RECIFE, BRAZIL >> In the 1940s and 1950s, Brazilian authorities made such a ferocious assault on Aedes aegypti — the mosquito that spreads the Zika virus — that it was eradicated from Latin America's largest country by 1958.
But Aedes aegypti returned, and now Brazil has launched another offensive against the pest, employing hundreds of thousands of troops to fumigate and educate people about how to eliminate its habitats. The assault is part of President Dilma Rousseff's "war" on the Zika virus, which the Centers for Disease Control and Prevention says can cause devastating birth defects.
But eradication experts say there is little chance Brazil can come anywhere near stamping out the pest like it did a half century ago. The world is different, with globalization bringing more travelers and trade across borders. And Brazil is different; its resources are limited as the country suffers through its worst recession in decades and its president is focused on battling impeachment for allegedly breaking fiscal rules in managing government funds.
Eradication efforts so far have been disjointed and more public relations than substance, critics say.
"Just sprinkling insecticide here and there is not enough," said Rodrigo Cesar Magalhaes, a Brazilian historian and expert on the previous eradication campaigns. "Brazil must fully integrate all its actions (against mosquitoes) and control its borders."
Even before the virus reached crisis levels early this year, Brazil had trouble maintaining routine eradication efforts. An Associated Press investigation found that cities and states in Brazil's northeast ran out of larvicide for several months last year.
Health Minister Marcelo Castro said shipments have since been restored. He has repeatedly defended the government's efforts, arguing the most effective way to fight mosquitoes isn't with chemicals but rather by eliminating breeding sites.
In the decades before 1958, the driving force for the campaigns was yellow fever, also transmitted by the Aedes aegypti. Periodic outbreaks in Brazil and in cities across the Americas, including the United States, took tens of thousands of lives throughout much of the early 20th century.
"Mata Mosquito," or "Mosquito Killer," brigades would sweep across neighborhoods, going door-to-door, sometimes entering by force, to hunt mosquitoes and squish their larvae. People who lived through the campaigns say the brigades, made up largely of municipal workers, were a year-round presence.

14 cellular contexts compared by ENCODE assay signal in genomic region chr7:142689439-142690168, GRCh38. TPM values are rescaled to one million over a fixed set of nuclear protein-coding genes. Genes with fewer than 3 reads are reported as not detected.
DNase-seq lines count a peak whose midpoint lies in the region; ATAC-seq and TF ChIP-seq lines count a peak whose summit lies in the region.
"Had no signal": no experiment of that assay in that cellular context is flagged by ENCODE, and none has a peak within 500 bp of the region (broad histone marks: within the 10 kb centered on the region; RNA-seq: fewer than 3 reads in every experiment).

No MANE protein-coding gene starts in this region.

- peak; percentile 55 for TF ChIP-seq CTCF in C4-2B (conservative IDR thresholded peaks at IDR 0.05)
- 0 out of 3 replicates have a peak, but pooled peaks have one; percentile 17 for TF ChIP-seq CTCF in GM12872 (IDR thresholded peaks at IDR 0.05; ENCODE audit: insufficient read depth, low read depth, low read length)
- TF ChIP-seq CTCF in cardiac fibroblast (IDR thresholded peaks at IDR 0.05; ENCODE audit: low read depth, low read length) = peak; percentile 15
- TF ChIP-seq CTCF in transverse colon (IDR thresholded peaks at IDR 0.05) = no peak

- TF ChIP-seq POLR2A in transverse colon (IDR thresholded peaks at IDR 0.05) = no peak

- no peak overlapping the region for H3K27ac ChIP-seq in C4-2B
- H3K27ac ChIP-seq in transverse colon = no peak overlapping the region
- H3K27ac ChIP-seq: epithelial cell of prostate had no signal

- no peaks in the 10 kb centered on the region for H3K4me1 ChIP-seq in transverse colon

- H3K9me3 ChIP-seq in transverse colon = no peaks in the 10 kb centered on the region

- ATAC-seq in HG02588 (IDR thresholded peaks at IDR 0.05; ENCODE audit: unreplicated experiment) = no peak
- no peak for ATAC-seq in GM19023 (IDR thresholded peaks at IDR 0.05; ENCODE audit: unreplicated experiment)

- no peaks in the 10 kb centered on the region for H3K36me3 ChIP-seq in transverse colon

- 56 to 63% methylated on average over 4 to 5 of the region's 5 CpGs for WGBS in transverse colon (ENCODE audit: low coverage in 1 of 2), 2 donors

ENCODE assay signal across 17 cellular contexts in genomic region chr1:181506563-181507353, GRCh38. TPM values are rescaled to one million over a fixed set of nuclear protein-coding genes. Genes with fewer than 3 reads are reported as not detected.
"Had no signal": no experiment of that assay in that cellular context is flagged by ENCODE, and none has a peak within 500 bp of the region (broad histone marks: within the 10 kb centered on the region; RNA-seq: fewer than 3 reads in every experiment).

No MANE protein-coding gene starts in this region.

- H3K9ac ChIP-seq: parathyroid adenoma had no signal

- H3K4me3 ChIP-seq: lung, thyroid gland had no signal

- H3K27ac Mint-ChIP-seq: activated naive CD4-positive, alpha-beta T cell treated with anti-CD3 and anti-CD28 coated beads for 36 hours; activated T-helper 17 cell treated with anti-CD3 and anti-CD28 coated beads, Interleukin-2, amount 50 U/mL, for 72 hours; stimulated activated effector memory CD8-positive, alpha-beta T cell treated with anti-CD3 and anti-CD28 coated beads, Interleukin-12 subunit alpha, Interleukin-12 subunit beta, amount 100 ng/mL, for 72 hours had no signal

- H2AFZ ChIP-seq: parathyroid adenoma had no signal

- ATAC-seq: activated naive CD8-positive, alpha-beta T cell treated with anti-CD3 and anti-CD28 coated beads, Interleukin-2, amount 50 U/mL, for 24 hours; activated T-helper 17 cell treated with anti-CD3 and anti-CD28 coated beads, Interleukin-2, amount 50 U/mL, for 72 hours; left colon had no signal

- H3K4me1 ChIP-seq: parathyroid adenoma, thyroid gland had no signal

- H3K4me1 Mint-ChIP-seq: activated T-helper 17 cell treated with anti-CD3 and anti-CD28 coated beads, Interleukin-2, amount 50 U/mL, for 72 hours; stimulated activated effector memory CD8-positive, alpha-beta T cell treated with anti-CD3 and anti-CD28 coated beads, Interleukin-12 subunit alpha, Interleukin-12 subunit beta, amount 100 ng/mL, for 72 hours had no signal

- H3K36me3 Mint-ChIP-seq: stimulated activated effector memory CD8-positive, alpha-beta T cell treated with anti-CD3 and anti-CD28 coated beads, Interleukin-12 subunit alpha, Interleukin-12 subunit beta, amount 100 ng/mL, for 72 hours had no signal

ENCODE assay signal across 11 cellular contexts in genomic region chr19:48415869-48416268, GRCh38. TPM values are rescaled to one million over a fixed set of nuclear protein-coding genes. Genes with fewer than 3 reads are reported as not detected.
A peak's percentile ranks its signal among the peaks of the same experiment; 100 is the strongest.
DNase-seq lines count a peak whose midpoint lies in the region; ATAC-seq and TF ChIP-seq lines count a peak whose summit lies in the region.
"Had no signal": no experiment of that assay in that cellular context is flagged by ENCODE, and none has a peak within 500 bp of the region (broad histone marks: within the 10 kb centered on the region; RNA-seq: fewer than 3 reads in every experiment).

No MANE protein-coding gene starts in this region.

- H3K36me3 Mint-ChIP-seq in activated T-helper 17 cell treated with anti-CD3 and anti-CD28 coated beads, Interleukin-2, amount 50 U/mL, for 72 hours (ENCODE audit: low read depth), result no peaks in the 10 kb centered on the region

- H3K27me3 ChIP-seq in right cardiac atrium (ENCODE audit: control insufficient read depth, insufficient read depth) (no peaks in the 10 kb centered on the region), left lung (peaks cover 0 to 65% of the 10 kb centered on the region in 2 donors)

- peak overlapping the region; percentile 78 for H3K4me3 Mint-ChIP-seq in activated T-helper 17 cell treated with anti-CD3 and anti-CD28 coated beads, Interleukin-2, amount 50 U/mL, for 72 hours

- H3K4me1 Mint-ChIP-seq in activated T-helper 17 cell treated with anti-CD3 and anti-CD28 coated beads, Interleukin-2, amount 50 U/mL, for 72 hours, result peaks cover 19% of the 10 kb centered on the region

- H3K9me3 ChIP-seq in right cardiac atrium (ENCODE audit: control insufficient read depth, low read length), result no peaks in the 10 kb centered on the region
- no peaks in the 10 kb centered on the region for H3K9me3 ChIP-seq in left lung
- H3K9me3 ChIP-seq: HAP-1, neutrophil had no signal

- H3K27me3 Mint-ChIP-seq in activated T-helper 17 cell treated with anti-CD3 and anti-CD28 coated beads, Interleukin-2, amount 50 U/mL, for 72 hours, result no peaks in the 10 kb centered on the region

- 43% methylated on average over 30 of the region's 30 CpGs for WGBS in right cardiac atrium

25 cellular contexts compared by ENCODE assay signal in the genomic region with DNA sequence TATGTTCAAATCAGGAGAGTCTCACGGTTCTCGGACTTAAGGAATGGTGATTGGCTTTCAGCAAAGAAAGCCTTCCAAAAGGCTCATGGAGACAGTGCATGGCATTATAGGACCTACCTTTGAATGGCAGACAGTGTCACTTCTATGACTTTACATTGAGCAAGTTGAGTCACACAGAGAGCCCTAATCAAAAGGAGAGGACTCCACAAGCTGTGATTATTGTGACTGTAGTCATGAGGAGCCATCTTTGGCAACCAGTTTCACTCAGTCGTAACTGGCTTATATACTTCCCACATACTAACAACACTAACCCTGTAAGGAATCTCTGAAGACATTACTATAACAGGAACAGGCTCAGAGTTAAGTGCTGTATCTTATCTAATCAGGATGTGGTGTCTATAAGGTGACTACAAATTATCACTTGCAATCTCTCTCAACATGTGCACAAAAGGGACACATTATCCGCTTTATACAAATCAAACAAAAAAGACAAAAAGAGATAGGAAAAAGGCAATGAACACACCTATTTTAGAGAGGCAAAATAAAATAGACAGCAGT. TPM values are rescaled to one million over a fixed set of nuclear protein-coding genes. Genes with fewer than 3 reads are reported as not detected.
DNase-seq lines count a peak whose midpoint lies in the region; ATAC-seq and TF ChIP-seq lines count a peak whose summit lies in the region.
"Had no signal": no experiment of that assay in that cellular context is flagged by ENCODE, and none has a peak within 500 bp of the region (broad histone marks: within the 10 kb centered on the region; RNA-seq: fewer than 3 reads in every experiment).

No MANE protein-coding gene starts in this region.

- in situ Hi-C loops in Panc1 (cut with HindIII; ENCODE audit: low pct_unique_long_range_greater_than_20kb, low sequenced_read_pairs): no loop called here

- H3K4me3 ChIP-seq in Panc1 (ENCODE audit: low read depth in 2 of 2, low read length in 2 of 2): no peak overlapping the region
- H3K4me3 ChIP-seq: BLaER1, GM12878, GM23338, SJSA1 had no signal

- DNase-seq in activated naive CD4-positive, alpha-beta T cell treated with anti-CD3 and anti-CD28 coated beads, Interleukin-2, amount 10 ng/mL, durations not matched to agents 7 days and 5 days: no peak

Rolando Saba, an 84-year-old retired engineer, said the brigades were ubiquitous but kept a low profile, in sharp contrast to what he considers the flash efforts today.
Saba said he was put off when, during a much-publicized recent weekend of spraying, ministers and the president of the central bank were among those going door to door.
"Does that make any sense?" Saba asked. "It's just propaganda."
The World Health Organization has deemed Zika an "international emergency" and its global nature could hurt Brazil's fight against it.
Indeed, many scientists believe Zika was introduced to Brazil during the 2013 Confederations Cup soccer tournament. And larvae of disease-carrying Aedes aegypti can last up to a year, meaning eradication efforts are threatened by every international traveler and every import — unavoidable risks in a country that is visited by millions of tourists and is also among the world's most important emerging economies.
A population boom and mass migration to cities are also potential game-changers in the anti-Zika fight. Take Recife, the capital of the impoverished northeast state of Pernambuco, one of the areas hit hardest by Zika. In 1940, the population was just under 350,000. Today it's nearly 4 million. Teeming slums, a byproduct of mass migration to Brazilian cities in the 1960s and 1970s, are a mosquito's paradise.
"Beyond the Mata Mosquito, in those days education (about mosquitoes) was much better and there were not so many favelas," said 75-year-old Isaura Martinez, who lives in a Rio retirement home.
Mosquito-eradication efforts have taken on new urgency in Brazil with the Olympic Games set for August. But a look back at eradication efforts after 1958 serve as a cautionary tale, especially when it comes to getting neighboring countries to participate.
In 1963, when the mosquito started returning to Brazil, a WHO council meeting resolution urged "the governments of the countries and territories that are still infested with Aedes aegypti to give the eradication campaign the necessary priority so that the entire hemisphere may be freed of this vector as soon as possible."
Jose Carvalheiro, professor of the University of Sao Paulo who was part of campaigns in the 1950s to eradicate Chagas disease, spread by insects known as "kissing bugs," said the military government that came to power in a 1964 coup had other priorities. While eradication campaigns continued, they never reached the intensity of the previous decades.
"When the Aedes returned, the sensation at the time was that it was inevitable," he said.
Associated Press writer Peter Prengaman reported this story from Buenos Aires, Argentina, and AP writer Mauricio Savarese reported in Recife, Brazil. AP writer Bruce Douglas in Rio de Janeiro contributed to this report